Another important early voice was that of Moe Aguirre, whose organization, League of United Chicanos Heroin Addicts (LUCHA) represented the concerns of both the imprisoned and ex-cons trying to leave their former lifestyles behind by obtaining legitimate employment and returning to their families. Those in LUCHA had a tremendous core identity and often moved as one, comprising a formidable voice in community meetings. Moe, who led them, was a big muscular man with a crooked nose and a scarred face that could easily alarm those that didn’t know him. He had been imprisoned for a good part of his life and was self educated and colorfully charismatic. He was also a staunch anti-Communist, having grown up during the patriotic era of World War II, which pitted him squarely against the leftist element of "El Movimiento" that coalesced around Bert Corona, a long-time left-leaning activist whose organizations were Centro Accion Social Autonoma (CASA) and the offshoot Casa Carnalismo (Brotherhood), a group that few outside the barrio knew existed. We in "Con Safos" knew because that group, along with the Brown Berets, wanted to take editorial control of "Con Safos", believing that our publication was too important not to be employed in furthering their agenda. Naturally, we resisted and thwarted their planned acquisition. Another group opposed to Moe was C.O.P.A. (Chicanos Organizados Pintos de Aztlan) also an ex-con organization.
         In the field of education, concerns were promoted by college organizations such as United Mexican American Students (UMAS), La Vida Nueva at East Los Angeles College and Movimiento Estudientil Chicano de Aztlan ( M.E.C.H.A.) The most organized parent group was the Educational Issues Coordinating Committee (EICC) led by the Reverend Vahac Mardirosian, a Baptist, born in Syria, raised in Mexico and educated in the United States. He was married to a Chicana, had a home in the barrio of El Sereno, and was a neighbor of our editor Arturo Flores. The EICC became the voice for educational change and embraced and led the defense of the thirteen individuals involved in the school blowouts (walkouts) of 1968. 
At the center of the student walkouts was a teacher at Lincoln High School named Sal Castro, who was temporarily incarcerated but was released when thousands of barrio residents organized a vigil at the jail. Defending the Thirteen was the Chicano lawyer Oscar Acosta aka "The Brown Buffalo" who was a frequent visitor to the "Con Safos" workshop and who asked us to publish the first few chapters of his novel Autobiography of a Brown Buffalo. Oscar also defended the individuals from the group Catolicos por la Raza who were arrested for protesting the construction of St Basil’s, a multimillion-dollar church in West Los Angeles. A flamboyant character, Oscar later became  known as a friend of the journalist and author Hunter Thompson and as the author of two well-known books The Brown Buffalo and also The Revolt of the Cucaracha People. He disappeared in Mexico in 1974.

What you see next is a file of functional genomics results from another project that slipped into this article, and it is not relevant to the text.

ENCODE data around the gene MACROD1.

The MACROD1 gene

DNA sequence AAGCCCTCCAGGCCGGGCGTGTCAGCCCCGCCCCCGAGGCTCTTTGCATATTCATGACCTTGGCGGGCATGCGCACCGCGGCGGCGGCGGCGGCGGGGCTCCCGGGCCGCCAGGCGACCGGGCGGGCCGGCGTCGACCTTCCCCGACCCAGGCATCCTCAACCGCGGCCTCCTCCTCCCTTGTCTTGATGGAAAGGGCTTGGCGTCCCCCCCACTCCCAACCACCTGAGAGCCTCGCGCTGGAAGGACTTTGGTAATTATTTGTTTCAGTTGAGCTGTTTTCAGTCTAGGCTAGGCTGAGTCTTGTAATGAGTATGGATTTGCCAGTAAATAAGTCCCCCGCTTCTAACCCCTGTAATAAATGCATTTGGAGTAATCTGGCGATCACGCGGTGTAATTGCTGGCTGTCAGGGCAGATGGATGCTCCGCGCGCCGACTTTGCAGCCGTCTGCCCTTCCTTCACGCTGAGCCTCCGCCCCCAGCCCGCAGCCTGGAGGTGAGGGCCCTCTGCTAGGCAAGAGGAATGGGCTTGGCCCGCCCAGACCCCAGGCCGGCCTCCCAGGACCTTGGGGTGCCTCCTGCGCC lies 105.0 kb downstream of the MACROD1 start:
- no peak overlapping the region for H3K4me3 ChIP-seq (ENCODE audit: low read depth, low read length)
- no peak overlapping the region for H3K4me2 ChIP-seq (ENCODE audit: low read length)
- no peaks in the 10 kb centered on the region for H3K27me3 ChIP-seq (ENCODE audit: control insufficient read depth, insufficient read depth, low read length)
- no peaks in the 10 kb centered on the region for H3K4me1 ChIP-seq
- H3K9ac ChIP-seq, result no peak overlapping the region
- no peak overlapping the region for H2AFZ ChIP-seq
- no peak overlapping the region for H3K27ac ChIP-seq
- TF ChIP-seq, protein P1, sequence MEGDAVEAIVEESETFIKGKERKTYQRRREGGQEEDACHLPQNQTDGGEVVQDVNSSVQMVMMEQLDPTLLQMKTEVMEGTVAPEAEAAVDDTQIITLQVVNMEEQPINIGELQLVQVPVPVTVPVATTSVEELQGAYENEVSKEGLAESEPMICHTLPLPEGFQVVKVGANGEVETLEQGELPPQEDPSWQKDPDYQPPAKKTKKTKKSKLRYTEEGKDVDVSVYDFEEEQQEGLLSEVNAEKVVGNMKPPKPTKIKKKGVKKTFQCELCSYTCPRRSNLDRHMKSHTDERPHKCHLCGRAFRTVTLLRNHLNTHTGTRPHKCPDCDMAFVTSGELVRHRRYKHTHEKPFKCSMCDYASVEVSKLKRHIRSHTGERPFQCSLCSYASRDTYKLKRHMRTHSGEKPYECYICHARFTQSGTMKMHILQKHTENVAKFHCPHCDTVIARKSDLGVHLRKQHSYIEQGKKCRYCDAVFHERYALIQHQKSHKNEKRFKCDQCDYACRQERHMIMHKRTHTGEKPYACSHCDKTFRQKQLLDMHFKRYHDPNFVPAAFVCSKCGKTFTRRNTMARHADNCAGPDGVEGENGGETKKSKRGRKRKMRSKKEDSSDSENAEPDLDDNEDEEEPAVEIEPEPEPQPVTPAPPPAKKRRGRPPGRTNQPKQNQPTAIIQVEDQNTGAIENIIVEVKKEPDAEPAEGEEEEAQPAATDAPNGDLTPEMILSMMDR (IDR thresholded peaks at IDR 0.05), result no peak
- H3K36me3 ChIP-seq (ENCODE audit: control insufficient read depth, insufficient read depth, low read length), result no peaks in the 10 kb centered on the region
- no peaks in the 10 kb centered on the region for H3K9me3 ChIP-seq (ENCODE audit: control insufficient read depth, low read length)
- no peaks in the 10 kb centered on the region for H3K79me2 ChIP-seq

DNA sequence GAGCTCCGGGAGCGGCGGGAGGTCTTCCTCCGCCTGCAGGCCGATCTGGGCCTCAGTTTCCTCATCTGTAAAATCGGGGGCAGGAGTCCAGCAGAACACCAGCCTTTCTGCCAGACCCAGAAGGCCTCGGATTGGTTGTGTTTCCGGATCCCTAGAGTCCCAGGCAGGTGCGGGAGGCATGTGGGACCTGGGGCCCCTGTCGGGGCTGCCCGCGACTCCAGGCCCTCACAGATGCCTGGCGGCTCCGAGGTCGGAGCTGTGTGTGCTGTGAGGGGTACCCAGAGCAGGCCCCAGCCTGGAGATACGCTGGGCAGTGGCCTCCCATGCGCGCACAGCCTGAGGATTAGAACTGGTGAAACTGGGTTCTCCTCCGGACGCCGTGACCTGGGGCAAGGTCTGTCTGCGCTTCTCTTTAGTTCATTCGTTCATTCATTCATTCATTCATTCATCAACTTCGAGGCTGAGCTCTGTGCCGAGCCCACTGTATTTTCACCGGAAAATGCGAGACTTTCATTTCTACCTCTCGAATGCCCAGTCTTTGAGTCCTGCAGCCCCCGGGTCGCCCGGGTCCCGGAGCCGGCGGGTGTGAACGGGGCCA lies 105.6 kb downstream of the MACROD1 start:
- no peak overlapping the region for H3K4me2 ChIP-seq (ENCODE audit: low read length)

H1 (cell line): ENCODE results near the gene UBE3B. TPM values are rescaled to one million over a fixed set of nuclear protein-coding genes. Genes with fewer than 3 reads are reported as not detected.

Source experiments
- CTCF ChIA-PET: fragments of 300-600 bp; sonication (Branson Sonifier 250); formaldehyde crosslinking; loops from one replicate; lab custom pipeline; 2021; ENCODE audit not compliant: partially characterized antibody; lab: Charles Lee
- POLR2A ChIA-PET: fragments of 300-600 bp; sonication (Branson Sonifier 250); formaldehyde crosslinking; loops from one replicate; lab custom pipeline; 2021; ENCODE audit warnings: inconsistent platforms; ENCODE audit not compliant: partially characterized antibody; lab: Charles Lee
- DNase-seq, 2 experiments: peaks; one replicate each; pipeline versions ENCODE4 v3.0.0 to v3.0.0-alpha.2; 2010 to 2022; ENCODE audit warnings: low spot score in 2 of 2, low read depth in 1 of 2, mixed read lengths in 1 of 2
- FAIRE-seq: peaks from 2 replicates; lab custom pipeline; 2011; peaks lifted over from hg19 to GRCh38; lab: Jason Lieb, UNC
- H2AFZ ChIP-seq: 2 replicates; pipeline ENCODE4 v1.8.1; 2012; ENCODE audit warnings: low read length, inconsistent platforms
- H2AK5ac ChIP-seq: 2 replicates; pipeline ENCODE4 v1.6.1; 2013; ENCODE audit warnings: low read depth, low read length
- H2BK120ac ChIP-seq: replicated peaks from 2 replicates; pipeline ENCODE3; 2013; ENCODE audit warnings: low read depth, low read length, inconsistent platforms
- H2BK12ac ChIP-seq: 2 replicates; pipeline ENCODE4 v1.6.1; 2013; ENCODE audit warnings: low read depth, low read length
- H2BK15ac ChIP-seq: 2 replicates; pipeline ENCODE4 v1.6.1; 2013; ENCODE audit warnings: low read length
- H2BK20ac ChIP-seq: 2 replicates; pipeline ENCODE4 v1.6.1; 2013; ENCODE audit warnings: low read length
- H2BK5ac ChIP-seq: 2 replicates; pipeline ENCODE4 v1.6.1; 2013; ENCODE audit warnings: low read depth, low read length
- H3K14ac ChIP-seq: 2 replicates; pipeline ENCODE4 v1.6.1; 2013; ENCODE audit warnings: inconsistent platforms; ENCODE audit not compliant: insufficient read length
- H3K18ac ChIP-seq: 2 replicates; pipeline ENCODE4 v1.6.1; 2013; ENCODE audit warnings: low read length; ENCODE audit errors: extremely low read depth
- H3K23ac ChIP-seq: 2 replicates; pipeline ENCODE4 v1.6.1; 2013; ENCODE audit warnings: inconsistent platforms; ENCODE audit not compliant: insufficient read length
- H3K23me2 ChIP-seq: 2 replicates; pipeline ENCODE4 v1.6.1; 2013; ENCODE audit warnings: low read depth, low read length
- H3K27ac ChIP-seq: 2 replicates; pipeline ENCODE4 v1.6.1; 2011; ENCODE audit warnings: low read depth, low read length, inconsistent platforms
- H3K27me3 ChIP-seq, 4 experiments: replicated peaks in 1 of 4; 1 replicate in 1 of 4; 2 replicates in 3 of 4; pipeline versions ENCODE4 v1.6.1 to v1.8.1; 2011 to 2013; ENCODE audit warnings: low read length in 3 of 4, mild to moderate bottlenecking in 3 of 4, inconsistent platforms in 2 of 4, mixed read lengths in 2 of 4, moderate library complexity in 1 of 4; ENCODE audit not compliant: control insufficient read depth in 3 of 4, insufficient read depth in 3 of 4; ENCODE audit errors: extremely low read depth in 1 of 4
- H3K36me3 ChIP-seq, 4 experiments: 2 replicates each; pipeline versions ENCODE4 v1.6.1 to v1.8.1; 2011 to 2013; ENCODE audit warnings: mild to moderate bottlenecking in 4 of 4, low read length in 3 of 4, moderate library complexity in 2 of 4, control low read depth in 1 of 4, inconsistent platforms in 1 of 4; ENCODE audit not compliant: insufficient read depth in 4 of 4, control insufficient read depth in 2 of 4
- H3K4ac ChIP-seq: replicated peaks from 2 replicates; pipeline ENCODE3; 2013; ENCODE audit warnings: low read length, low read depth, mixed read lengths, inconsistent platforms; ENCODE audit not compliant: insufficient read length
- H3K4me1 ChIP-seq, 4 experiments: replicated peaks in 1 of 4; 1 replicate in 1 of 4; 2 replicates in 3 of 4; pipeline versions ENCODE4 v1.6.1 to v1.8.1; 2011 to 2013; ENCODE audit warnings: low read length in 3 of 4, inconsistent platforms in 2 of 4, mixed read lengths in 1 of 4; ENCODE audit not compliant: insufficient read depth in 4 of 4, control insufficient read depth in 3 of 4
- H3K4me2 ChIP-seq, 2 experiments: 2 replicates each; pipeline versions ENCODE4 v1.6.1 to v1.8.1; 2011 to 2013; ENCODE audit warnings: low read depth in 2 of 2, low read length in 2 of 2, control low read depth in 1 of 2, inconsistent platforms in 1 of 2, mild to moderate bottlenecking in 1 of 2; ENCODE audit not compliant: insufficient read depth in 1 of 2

Coverage of the issues and problems faced by Chicanos by the established media outlets was minimal. Lacking media coverage, Chicanos developed their own voice. In East Los Angeles we a had a pro-feminist publication, first published in 1970, "Regeneracion" founded by Francisca Flores, a radical lesbian who often berated "Con Safos" for its decidedly macho slant and lack of females on staff.  “Regeneracion" was named after the publication of the Mexican anarchists, the Flores Magon brothers; it was was more of a magazine than a newspaper and it contained well developed articles. Francisca was also instrumental in forming the Commission Femenil Mexicana Nacional, that in the 1970’s established two bilingual daycare centers in barrios.
Oscar Zeta Acosta on left (related to Catolicos Por La Raza)
KMEX a Los Angeles Spanish language television station, first appearing in 1964, began programming in earnest for Chicano audiences in 1968, with the launching of "Cancion de la Raza". A total of sixty-five episodes appeared covering conditions and issues of importance to barrio residents. Two "Con Safos" members, John Figueroa and Arturo Flores, were hired as writers for the program. The following year, 1969, "Ahora!" a magazine format program was launched and   175 episodes were developed. Jesus Trevino, the Chicano filmmaker, cut his teeth there.